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Pirates and Hackers

Hackers are the new pirates, in more ways than one. First, a history lesson.

From the European discovery of the New World until 1713 (when a treaty was signed) all Spanish-held territories could only trade with Spain on Spanish ships. The other European powers weren’t happy about it, but for the most part they lacked the firepower to go toe-to-toe with the Spanish. Even Britain’s vaunted Royal Navy wasn’t up to the task until the early 1700s, when Spain’s military had weakened.

Lacking the ability to directly attack Spain, the other European powers landed on pirates. They allowed criminals (pirates) the ability to operate in their ports, sometimes with a legal fig leaf of a “Letter of Marque” making them privateers, sometimes not, as long as they attacked Spain. This was even more beneficial to the host country in that pirates were self-funding and successful pirates were an economic stimulus. (Somebody had to drink all that rum.)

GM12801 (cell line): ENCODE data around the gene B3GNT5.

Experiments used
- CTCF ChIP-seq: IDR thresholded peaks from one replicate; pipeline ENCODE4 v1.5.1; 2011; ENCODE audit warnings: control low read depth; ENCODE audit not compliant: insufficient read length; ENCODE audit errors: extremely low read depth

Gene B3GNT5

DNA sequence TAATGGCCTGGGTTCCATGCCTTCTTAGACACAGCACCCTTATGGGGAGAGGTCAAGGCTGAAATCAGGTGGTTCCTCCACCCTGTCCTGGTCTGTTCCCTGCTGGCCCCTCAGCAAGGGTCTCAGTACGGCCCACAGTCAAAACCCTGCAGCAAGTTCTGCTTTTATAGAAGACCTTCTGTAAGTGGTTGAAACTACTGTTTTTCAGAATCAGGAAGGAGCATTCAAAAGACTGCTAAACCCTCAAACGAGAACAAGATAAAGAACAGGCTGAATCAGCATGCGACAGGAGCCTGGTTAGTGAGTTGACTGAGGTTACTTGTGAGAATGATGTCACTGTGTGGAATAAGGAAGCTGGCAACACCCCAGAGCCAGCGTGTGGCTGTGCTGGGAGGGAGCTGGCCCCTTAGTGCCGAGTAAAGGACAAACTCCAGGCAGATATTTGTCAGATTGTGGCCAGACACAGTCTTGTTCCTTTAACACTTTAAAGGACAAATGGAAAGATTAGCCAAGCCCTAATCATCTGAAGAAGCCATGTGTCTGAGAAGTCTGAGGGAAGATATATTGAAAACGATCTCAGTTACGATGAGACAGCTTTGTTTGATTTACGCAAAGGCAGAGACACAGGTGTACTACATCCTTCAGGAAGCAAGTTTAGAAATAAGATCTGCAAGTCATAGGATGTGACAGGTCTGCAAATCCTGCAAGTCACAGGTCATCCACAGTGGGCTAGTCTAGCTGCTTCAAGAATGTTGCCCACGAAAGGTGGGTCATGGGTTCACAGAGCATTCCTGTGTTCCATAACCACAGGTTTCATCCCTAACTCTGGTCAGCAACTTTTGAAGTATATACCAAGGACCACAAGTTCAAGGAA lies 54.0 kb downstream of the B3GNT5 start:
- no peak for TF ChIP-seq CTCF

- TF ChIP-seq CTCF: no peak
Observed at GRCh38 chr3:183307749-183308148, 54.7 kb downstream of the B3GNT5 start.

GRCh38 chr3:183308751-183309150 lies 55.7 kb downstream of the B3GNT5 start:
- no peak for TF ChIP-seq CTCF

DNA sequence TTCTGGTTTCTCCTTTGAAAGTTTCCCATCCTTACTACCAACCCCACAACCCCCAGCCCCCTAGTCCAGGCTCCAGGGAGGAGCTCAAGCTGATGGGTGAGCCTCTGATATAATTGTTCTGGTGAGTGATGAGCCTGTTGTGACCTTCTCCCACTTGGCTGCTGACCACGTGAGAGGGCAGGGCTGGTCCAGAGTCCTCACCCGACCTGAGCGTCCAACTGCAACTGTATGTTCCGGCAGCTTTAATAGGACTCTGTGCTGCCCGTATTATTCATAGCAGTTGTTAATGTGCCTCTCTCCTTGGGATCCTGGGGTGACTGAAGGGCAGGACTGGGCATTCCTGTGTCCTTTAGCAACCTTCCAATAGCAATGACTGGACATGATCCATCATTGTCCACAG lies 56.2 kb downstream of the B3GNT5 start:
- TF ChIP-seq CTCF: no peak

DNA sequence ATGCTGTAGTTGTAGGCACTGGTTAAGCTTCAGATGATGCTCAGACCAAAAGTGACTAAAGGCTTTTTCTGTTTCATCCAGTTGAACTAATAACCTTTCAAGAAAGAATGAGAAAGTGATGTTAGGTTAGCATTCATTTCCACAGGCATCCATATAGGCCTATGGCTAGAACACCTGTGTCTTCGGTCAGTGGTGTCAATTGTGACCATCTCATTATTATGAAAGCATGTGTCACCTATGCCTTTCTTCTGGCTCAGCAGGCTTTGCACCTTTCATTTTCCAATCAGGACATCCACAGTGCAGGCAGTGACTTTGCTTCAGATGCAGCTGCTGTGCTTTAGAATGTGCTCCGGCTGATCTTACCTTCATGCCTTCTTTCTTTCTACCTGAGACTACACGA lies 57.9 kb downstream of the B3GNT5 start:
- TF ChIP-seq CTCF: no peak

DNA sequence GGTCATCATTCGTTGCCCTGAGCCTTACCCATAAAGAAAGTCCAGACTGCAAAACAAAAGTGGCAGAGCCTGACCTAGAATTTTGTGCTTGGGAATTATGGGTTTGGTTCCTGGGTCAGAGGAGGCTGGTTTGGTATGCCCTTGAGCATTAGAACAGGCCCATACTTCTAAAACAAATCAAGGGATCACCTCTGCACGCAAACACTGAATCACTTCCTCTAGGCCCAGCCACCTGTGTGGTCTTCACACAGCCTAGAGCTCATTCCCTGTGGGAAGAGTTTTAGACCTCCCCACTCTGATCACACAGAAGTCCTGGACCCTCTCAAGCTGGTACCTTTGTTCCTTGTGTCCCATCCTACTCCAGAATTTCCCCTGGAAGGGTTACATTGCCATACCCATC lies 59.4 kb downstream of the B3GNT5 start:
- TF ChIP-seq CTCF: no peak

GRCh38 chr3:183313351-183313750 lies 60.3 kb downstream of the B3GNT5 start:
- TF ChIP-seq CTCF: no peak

Now, we see nations such as Russia allowing hackers to operate inside their borders as long as the target of the activity is directed at foreigners. Not only does Russia allow these hackers to operate, but if and when said hacker gets politically or militarily useful information, Russian intelligence will grab it and run with it. This may include monkeying with US elections.

There is nothing new under the sun.

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This is the personal blog of Chris Gerrib, and all opinions expressed here are solely his own. Commenters are welcome; however please be polite to me and my other readers. I reserve the right to delete comments that are rude, inappropriate or otherwise objectionable at my sole discretion. The opinions expressed in a comment are not necessarily mine, and if I do not delete a comment that should not be construed as my agreement with the commenter.

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